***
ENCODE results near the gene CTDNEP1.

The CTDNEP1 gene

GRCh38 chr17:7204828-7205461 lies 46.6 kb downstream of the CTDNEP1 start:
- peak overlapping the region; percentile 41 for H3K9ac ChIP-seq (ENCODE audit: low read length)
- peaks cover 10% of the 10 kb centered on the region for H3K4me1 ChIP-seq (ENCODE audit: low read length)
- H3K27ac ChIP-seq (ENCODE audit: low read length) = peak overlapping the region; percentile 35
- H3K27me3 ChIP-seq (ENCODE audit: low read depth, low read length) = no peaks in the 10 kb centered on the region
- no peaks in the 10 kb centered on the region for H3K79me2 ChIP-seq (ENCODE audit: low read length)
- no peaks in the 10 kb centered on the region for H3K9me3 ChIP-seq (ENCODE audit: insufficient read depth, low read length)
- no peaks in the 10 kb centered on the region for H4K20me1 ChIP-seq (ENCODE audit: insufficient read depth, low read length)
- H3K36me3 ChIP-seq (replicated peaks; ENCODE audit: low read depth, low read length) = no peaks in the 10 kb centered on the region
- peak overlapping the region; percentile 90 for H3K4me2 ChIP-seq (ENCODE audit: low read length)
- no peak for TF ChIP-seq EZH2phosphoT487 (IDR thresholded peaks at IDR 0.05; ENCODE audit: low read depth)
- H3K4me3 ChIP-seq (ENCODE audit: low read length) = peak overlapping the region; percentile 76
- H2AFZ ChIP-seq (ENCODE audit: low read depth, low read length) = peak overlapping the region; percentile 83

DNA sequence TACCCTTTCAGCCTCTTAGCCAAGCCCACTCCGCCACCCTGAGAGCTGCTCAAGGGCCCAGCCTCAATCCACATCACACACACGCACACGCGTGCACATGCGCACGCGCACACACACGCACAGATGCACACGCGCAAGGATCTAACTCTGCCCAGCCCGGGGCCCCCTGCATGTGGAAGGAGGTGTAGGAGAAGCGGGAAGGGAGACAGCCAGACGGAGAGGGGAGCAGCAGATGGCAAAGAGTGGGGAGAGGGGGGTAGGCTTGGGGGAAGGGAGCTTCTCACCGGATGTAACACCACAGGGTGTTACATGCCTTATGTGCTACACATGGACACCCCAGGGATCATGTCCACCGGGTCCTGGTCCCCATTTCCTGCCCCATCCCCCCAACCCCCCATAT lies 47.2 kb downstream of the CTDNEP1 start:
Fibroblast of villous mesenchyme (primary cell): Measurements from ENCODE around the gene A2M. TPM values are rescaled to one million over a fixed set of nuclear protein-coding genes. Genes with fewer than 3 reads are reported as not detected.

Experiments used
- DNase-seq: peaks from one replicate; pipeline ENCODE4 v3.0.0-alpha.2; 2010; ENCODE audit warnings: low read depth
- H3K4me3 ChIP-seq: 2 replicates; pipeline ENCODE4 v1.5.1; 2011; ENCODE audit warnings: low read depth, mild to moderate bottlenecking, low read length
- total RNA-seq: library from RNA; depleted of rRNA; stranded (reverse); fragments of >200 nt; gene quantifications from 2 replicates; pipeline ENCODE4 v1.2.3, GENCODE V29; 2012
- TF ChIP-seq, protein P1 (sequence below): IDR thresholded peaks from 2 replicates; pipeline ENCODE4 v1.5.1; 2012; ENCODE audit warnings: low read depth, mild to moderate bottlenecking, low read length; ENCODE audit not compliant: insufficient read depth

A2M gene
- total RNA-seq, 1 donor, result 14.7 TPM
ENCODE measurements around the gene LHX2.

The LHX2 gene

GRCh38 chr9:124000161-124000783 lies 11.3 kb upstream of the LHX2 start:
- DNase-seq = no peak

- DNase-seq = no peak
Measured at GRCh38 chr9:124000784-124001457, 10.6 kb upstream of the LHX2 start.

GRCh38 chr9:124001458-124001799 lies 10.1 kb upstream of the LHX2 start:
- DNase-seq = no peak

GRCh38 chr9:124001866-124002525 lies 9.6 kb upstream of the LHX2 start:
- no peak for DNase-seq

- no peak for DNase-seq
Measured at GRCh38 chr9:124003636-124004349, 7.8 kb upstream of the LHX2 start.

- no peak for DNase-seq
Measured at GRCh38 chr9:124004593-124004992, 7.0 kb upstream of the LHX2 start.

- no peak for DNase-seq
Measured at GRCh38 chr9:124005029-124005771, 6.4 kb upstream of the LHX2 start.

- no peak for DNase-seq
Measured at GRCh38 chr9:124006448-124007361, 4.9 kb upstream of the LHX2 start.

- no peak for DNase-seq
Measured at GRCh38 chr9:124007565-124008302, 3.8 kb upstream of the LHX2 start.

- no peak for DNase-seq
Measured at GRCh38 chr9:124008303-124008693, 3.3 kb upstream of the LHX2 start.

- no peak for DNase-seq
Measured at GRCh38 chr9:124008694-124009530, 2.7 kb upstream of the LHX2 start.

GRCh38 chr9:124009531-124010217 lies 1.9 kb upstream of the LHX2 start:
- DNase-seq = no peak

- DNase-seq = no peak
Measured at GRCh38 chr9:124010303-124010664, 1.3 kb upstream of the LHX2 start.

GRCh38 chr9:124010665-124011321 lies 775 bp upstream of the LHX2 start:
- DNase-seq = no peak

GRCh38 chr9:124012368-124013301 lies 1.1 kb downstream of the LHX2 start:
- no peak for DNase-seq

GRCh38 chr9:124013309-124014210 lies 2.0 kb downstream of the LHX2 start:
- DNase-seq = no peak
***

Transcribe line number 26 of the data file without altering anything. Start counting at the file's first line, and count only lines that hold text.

The LHX2 gene